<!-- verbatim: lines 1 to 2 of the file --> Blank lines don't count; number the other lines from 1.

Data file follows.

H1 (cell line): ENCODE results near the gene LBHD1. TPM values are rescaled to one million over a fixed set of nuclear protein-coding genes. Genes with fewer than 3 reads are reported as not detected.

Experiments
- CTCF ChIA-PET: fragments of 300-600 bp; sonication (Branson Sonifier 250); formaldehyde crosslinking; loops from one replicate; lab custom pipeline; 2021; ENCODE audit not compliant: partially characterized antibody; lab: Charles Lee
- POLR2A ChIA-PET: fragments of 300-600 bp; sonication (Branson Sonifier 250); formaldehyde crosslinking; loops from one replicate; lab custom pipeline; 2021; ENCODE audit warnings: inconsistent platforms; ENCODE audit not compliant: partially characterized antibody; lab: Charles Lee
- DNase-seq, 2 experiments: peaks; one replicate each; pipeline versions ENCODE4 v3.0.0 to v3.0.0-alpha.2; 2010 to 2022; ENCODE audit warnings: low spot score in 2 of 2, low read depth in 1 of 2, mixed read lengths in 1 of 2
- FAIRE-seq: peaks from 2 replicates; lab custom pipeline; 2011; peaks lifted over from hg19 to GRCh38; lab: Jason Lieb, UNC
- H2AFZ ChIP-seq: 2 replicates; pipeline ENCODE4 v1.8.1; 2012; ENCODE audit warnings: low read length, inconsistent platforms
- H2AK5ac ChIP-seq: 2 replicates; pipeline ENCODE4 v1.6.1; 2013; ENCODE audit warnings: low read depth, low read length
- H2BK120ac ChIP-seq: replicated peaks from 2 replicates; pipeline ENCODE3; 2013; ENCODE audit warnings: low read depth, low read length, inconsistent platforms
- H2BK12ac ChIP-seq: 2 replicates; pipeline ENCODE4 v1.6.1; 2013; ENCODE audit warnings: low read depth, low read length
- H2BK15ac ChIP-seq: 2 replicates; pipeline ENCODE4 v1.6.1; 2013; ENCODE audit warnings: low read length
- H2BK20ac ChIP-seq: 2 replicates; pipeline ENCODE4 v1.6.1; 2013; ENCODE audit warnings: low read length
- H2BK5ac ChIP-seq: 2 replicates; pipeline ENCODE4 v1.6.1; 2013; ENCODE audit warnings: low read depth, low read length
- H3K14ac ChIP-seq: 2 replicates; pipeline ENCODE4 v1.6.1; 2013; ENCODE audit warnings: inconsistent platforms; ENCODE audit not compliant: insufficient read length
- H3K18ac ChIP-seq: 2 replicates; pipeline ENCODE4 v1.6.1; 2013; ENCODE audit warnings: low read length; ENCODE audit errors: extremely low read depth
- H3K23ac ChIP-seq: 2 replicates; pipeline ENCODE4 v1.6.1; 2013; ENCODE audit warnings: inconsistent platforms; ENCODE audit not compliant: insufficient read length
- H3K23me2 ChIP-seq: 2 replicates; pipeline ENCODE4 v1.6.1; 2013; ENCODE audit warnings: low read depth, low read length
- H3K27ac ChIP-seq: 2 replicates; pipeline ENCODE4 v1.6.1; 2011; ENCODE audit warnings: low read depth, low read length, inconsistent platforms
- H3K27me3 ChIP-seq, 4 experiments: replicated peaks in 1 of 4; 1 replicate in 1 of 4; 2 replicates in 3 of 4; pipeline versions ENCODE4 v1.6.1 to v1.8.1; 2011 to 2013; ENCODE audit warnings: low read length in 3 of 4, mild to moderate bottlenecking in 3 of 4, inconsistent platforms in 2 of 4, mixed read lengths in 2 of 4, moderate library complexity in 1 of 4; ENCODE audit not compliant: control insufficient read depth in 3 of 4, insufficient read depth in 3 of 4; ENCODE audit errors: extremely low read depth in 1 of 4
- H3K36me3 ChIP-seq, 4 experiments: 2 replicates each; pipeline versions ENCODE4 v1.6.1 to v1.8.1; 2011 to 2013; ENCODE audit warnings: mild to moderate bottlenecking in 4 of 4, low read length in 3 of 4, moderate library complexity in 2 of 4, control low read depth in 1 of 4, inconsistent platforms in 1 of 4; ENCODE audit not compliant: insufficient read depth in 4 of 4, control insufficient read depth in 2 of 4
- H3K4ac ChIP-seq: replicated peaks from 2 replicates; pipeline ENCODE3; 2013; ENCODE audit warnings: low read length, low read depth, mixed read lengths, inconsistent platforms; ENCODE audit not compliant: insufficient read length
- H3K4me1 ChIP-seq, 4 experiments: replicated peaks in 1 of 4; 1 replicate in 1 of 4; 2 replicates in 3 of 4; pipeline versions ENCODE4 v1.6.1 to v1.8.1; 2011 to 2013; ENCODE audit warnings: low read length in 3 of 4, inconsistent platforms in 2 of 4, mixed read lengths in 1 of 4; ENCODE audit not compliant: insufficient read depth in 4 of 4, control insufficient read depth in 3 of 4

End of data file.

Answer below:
H1 (cell line): ENCODE results near the gene LBHD1. TPM values are rescaled to one million over a fixed set of nuclear protein-coding genes. Genes with fewer than 3 reads are reported as not detected.

Experiments